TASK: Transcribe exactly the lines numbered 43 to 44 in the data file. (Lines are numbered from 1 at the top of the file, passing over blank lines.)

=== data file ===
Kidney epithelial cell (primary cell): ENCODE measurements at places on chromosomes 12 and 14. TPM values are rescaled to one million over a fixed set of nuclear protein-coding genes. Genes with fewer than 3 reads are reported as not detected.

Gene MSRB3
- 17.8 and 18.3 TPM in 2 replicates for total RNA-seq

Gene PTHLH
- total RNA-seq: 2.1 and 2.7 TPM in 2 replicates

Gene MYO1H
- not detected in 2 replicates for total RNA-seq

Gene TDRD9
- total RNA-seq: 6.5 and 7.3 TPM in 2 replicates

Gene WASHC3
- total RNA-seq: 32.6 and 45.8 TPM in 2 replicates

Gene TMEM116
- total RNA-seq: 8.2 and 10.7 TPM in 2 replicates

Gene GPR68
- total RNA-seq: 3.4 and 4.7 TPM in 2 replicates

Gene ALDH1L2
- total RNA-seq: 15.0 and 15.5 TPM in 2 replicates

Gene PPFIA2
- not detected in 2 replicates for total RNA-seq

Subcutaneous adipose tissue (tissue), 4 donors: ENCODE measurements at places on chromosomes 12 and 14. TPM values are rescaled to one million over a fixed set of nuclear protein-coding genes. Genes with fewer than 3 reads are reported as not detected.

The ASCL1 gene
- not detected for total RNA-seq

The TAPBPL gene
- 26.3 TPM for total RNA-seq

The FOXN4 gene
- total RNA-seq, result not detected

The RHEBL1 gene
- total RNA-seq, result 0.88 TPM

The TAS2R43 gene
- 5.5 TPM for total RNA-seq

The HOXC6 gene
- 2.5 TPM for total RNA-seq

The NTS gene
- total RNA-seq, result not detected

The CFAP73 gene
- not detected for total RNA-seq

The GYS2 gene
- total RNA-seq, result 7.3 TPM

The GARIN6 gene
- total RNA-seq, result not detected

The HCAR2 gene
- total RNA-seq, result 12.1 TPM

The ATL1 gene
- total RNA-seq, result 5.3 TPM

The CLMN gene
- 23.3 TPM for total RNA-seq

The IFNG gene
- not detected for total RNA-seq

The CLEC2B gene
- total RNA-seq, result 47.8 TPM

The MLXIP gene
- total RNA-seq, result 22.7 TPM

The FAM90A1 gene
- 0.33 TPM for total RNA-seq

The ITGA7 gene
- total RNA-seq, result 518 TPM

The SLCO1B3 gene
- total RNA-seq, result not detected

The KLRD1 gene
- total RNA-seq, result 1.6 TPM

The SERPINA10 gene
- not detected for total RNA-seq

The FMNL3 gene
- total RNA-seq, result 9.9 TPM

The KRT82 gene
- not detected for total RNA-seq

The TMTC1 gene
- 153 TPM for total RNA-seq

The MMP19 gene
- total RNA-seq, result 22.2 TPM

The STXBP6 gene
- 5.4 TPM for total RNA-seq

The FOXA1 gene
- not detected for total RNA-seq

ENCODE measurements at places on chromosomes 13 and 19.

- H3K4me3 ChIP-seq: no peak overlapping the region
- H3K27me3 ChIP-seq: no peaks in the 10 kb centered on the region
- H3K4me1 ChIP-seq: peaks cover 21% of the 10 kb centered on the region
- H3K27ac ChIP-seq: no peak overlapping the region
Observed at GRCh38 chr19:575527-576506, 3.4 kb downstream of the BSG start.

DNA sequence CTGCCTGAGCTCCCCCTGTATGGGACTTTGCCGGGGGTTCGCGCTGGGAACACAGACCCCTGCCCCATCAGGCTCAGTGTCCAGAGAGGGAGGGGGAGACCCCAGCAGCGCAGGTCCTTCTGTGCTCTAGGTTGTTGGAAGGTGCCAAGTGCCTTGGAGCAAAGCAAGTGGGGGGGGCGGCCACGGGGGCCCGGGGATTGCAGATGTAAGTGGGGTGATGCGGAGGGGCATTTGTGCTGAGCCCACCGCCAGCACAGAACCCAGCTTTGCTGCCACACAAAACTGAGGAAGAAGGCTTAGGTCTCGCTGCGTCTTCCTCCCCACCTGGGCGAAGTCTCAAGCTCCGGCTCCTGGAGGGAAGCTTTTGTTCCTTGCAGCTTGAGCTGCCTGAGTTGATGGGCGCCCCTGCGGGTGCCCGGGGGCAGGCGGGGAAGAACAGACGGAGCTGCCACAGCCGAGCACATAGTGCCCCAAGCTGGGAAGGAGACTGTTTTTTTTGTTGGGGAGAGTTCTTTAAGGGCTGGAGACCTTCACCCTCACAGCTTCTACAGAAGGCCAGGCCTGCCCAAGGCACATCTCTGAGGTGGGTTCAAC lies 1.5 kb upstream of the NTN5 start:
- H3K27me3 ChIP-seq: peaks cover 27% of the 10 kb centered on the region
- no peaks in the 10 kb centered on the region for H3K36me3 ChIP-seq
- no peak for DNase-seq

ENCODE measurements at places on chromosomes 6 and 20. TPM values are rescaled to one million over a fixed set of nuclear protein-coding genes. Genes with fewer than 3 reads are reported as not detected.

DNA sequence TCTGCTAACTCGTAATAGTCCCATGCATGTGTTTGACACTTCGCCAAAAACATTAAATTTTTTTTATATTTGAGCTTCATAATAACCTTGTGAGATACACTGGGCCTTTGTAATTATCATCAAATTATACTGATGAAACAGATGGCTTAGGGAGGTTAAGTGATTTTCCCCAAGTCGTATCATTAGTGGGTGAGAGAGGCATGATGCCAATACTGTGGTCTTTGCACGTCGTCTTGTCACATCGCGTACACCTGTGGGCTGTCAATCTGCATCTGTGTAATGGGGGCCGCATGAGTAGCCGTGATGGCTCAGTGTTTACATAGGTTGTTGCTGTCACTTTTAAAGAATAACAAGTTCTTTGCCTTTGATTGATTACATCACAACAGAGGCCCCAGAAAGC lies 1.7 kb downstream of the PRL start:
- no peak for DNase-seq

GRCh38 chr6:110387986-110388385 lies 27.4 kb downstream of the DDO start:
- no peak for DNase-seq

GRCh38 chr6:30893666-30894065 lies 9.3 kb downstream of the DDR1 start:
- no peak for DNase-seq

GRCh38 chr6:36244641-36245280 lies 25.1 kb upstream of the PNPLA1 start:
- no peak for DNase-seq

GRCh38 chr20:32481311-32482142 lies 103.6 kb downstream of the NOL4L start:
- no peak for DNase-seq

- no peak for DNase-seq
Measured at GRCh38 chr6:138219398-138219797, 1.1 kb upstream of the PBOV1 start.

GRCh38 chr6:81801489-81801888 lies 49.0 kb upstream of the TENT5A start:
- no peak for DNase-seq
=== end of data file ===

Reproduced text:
The ATL1 gene
- total RNA-seq, result 5.3 TPM